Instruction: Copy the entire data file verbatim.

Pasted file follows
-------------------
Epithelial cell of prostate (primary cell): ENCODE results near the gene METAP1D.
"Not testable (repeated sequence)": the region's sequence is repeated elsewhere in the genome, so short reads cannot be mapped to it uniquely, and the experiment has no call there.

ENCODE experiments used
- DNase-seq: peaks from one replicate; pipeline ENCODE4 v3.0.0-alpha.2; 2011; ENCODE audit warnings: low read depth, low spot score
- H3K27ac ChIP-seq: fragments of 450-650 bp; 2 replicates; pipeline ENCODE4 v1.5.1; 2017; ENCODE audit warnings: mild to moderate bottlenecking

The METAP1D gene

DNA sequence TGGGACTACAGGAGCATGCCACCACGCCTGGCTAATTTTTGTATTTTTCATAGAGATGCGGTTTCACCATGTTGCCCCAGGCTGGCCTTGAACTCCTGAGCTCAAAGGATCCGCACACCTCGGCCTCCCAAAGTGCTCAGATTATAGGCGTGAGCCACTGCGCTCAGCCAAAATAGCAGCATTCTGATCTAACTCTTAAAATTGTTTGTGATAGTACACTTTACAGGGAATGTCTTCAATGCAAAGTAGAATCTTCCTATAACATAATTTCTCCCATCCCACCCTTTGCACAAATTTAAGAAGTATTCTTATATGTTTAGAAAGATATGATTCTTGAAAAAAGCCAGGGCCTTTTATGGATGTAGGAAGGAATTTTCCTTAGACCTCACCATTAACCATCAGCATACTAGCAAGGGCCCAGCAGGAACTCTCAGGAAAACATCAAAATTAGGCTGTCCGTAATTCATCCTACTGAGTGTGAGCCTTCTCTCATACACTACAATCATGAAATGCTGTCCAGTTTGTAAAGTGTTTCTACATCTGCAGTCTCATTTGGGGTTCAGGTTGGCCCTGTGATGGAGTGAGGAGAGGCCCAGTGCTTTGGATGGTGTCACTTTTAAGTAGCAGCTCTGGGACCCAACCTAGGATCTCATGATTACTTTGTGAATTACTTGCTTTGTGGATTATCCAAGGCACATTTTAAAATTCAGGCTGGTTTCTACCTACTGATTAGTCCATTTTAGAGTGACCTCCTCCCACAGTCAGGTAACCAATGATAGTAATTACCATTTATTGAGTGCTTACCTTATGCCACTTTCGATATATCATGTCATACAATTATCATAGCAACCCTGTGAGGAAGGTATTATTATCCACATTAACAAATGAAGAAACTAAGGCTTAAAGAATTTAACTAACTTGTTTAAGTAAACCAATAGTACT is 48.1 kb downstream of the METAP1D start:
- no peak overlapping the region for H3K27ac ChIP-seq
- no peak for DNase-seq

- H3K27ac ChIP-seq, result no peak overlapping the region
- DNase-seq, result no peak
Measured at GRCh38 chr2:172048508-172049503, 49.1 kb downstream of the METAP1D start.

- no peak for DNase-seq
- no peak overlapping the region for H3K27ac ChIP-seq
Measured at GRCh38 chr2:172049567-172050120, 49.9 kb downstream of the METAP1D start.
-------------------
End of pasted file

Epithelial cell of prostate (primary cell): ENCODE results near the gene METAP1D.
"Not testable (repeated sequence)": the region's sequence is repeated elsewhere in the genome, so short reads cannot be mapped to it uniquely, and the experiment has no call there.

ENCODE experiments used
- DNase-seq: peaks from one replicate; pipeline ENCODE4 v3.0.0-alpha.2; 2011; ENCODE audit warnings: low read depth, low spot score
- H3K27ac ChIP-seq: fragments of 450-650 bp; 2 replicates; pipeline ENCODE4 v1.5.1; 2017; ENCODE audit warnings: mild to moderate bottlenecking

The METAP1D gene

DNA sequence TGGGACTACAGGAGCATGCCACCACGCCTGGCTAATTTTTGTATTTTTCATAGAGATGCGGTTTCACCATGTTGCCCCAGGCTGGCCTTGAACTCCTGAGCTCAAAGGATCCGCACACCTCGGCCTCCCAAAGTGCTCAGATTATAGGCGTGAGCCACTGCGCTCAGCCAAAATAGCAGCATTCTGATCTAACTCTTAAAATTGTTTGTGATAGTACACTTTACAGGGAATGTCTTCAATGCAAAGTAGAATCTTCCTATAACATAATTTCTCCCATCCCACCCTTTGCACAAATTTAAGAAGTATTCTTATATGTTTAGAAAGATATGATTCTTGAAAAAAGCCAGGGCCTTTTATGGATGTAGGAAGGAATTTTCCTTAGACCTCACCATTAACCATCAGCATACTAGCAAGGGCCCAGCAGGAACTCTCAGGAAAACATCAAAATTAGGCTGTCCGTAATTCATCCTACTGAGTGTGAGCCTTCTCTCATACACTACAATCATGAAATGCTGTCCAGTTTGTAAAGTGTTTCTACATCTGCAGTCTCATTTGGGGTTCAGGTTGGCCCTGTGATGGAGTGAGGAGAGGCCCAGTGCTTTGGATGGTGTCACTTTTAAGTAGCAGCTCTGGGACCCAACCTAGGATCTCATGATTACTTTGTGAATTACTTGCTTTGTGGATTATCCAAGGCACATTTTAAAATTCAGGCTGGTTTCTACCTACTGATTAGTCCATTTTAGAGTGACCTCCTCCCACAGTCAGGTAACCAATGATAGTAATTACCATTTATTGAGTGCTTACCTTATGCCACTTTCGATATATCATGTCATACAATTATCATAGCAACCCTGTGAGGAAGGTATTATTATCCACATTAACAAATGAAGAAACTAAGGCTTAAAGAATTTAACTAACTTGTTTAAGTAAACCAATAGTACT is 48.1 kb downstream of the METAP1D start:
- no peak overlapping the region for H3K27ac ChIP-seq
- no peak for DNase-seq

- H3K27ac ChIP-seq, result no peak overlapping the region
- DNase-seq, result no peak
Measured at GRCh38 chr2:172048508-172049503, 49.1 kb downstream of the METAP1D start.

- no peak for DNase-seq
- no peak overlapping the region for H3K27ac ChIP-seq
Measured at GRCh38 chr2:172049567-172050120, 49.9 kb downstream of the METAP1D start.